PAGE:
A health economic outcome evaluation of an internet-based mobile-supported stress management intervention for employees

Publikation: Beiträge in ZeitschriftenZeitschriftenaufsätzeForschungbegutachtet

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A health economic outcome evaluation of an internet-based mobile-supported stress management intervention for employees. / Ebert, David Daniel; Kählke, Fanny; Buntrock, Claudia; Berking, Matthias; Smit, Filip; Heber, Elena; Baumeister, Harald; Funk, Burkhardt; Riper, Heleen; Lehr, Dirk.

in: Scandinavian Journal of Work, Environment and Health, Jahrgang 44, Nr. 2, 02.2018, S. 171-182.

Publikation: Beiträge in ZeitschriftenZeitschriftenaufsätzeForschungbegutachtet

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@article{9193dd6baa834210a681366b724fd47b,
title = "A health economic outcome evaluation of an internet-based mobile-supported stress management intervention for employees",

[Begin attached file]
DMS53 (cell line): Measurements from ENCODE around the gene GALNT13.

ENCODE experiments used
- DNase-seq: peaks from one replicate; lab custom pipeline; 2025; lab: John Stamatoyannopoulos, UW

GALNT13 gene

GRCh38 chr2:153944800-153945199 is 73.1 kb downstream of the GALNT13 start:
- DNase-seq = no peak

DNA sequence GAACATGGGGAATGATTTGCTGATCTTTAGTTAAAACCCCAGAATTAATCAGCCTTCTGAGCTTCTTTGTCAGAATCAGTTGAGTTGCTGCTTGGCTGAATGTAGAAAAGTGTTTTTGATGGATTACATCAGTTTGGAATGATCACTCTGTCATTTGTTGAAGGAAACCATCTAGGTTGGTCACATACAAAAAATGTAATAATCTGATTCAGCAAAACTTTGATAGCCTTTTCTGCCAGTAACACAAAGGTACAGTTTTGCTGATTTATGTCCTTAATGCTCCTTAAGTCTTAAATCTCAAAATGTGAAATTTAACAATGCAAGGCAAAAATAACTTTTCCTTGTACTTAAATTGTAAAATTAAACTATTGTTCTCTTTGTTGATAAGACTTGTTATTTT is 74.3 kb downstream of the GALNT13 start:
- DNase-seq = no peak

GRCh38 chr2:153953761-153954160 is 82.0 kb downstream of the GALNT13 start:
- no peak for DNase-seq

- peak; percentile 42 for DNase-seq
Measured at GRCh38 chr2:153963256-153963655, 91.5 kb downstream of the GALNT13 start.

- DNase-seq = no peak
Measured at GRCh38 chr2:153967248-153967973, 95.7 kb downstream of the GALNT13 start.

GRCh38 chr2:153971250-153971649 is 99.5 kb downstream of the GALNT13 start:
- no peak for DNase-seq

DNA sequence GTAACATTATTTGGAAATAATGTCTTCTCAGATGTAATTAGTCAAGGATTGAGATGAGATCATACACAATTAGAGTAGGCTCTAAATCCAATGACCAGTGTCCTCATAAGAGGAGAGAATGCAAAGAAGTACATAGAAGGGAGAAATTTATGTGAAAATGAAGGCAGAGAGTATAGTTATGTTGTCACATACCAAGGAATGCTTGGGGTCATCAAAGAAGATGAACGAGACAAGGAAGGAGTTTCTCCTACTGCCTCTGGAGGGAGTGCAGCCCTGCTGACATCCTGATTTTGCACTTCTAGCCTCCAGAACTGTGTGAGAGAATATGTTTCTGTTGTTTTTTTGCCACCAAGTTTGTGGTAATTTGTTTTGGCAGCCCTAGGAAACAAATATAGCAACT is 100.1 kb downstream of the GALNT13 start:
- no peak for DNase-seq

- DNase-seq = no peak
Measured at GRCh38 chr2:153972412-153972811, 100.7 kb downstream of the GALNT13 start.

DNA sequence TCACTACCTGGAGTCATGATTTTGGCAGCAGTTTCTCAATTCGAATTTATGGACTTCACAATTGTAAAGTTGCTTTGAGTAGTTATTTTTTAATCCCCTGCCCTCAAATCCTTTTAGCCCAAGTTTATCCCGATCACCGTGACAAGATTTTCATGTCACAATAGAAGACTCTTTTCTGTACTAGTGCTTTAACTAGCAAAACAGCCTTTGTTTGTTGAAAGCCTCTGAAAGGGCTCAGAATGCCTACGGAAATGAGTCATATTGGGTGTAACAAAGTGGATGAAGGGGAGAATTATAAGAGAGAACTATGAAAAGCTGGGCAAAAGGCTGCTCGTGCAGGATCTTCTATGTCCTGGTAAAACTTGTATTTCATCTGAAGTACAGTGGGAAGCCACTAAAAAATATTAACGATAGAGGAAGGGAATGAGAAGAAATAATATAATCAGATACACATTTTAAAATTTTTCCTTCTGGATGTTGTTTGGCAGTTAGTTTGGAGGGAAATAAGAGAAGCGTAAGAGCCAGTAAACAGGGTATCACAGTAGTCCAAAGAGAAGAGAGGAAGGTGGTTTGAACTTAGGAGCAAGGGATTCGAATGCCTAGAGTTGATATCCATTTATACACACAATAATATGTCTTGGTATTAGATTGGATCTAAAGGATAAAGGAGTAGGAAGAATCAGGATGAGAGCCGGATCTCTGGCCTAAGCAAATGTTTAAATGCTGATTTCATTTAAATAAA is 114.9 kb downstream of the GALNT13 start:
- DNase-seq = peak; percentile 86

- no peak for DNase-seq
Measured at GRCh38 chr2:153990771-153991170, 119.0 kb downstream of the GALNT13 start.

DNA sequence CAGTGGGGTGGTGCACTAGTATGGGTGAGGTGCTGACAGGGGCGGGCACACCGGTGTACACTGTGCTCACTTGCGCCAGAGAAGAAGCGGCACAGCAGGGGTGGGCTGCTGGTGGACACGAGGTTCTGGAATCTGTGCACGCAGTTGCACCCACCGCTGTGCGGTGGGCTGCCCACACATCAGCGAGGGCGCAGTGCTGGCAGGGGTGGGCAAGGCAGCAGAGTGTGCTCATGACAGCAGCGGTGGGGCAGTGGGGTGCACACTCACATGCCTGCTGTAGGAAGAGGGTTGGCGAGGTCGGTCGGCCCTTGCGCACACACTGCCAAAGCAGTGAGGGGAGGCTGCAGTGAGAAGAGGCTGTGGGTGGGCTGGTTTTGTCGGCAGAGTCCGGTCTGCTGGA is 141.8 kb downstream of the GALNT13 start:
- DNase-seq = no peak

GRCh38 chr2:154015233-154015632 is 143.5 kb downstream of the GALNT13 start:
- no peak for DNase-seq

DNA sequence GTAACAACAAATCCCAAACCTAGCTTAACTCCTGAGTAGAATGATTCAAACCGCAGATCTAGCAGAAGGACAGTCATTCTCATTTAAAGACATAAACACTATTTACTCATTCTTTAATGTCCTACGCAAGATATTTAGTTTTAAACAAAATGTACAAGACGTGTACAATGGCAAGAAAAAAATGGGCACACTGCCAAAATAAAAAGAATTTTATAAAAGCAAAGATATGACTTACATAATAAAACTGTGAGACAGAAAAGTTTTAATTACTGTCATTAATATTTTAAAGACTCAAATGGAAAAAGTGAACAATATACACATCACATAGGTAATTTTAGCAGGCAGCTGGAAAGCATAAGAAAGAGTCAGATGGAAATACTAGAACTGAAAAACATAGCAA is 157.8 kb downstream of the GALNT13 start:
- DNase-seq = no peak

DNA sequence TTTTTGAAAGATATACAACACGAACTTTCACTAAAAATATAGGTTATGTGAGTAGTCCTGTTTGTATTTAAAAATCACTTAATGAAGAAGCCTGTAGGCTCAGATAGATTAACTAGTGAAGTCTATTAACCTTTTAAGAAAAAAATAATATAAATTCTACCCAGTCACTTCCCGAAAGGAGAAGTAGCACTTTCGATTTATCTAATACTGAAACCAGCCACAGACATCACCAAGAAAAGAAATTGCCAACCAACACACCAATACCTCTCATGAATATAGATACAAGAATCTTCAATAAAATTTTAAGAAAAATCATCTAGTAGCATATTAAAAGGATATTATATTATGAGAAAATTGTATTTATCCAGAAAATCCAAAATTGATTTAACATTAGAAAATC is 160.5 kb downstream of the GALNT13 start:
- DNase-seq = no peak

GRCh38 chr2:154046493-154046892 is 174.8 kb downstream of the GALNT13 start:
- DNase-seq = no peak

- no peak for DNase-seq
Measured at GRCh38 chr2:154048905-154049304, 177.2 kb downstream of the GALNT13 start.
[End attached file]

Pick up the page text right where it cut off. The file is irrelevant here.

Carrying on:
abstract = "Objective This study aimed to estimate and evaluate the cost-effectiveness and cost-benefit of a guided internet-and mobile-supported occupational stress-management intervention (iSMI) for employees from the employer{\textquoteright}s perspective alongside a randomized controlled trial. Methods A sample of 264 employees with elevated symptoms of perceived stress (Perceived Stress Scale, PSS-10 ≥22) was randomly assigned either to the iSMI or a waitlist control (WLC) group with unrestricted access to treatment as usual. The iSMI consisted of seven sessions of problem-solving and emotion-regulation techniques and one booster session. Self-report data on symptoms of perceived stress and economic data were assessed at baseline, and at six months following randomization. A cost-benefit analysis (CBA) and a cost-effectiveness analysis (CEA) with symptom-free status as the main outcome from the employer{\textquoteright}s perspective was carried out. Statistical uncertainty was estimated using bootstrapping (N=5000). Results The CBA yielded a net-benefit of €181 [95% confidence interval (CI) -6043–1042] per participant within the first six months following randomization. CEA showed that at a willingness-to-pay ceiling of €0, €1000, €2000 for one additional symptom free employee yielded a 67%, 90%, and 98% probability, respectively, of the intervention being cost-effective compared to the WLC. Conclusion The iSMI was cost-effective when compared to WLC and even lead to cost savings within the first six months after randomization. Offering stress-management interventions can present good value for money in occupational healthcare.",